News: In a major diplomatic triumph, the 13th century Ramappa temple in Palampet, Telangana, was declared as a UNESCO World Heritage Site.
About Ramappa Temple:
Ramappa Temple also known as the Rudreshswara (Lord Siva) temple, is a UNESCO World Heritage Site located at 66 km away from Warangal, 15 km from Mulugu, 209 km from Hyderabad in the state of Telangana in southern India.
It lies in a valley in Palampet village of Venkatapur Mandal of Mulugu district, a tiny village long past its days of glory in the 13th and 14th centuries.
An inscription in the temple dates it to the year 1213 CE and says it was built by a Kakatiya General Recharla Rudra, during the period of the Kakatiya ruler Ganapati Deva.
Marco Polo, during his visit to the Kakatiya Empire, allegedly called the temple “the brightest star in the galaxy of temples”.
The main structure is in a reddish sandstone, but the columns round the outside have large brackets of black basalt which is rich in iron, magnesium and silica.
These are carved as mythical animals or female dancers or musicians, and are “the masterpieces of Kakatiya art, notable for their delicate carving, sensuous postures and elongated bodies and heads”.
Procedure for adding a property in a World Heritage Site list:
Submitting an Inventory:Also known as a “tentative list,” an inventory is an initial list of properties, located within a country’s boundaries, that a state party can submit for inclusion as a World Heritage site. This list can be updated from time to time and is important because the World Heritage Committee can consider for inscription only those properties that are mentioned on this list.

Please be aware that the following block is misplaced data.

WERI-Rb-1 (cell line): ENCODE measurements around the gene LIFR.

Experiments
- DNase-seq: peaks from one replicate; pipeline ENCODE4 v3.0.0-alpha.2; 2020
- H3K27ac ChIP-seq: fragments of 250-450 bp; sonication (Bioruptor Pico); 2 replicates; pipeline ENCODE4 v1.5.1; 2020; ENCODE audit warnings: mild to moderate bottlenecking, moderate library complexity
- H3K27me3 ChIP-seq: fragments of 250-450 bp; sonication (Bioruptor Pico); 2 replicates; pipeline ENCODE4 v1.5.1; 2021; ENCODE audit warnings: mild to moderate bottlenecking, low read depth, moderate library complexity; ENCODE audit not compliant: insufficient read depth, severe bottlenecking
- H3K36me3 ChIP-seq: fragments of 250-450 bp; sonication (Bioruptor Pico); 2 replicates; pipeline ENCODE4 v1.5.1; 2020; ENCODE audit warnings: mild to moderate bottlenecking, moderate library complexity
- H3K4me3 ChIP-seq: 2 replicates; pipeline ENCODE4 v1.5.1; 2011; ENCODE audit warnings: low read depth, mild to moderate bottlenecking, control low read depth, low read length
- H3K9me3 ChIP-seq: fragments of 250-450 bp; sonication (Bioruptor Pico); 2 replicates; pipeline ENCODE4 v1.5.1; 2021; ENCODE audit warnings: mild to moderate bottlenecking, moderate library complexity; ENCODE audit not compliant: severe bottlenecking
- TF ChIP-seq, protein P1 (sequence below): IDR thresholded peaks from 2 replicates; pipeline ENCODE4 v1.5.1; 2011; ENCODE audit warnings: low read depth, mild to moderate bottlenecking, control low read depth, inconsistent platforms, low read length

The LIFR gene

A “state party” is a country which has ratified the World Heritage Convention. India ratified the convention on November 14, 1977. As of October 23, 2020, a total of 194 countries have adhered to the World Heritage Convention.
Presenting the Nomination File:The World Heritage Centre assists a state party in preparing this file, which needs to have the necessary documentation, including maps. The file is then submitted to the World Heritage Centre for review, after which the document is sent to the advisory bodies for evaluation.
The Advisory Bodies:The World Heritage Convention mandates two advisory bodies to independently evaluate a nominated property. These are the International Council on Monuments and Sites, and the International Union for Conservation of Nature. A third such body is the International Centre for the Study of the Preservation and Restoration of Cultural Property.
The World Heritage Committee:After nomination and evaluation, the final decision to inscribe a site as a World Heritage site is taken by the World Heritage Committee. The committee meets once every year to decide which properties to include on the list. It can also request state parties for further information on a site.
Eligibility criteria:Any nominated site should meet at least one out of ten selection norms. These are updated regularly to reflect the very concept of World Heritage.
About World Heritage Site:
A World Heritage Site is a landmark or area with legal protection by an international convention administered by the United Nations Educational, Scientific and Cultural Organization (UNESCO).
World Heritage Sites are designated by UNESCO for having cultural, historical, scientific or other form of significance. The sites are judged to contain “cultural and natural heritage around the world considered to be of outstanding value to humanity”.
To be selected, a World Heritage Site must be a somehow unique landmark which is geographically and historically identifiable and has special cultural or physical significance. For example, World Heritage Sites might be ancient ruins or historical structures, buildings, cities, deserts, forests, islands, lakes, monuments, mountains, or wilderness areas.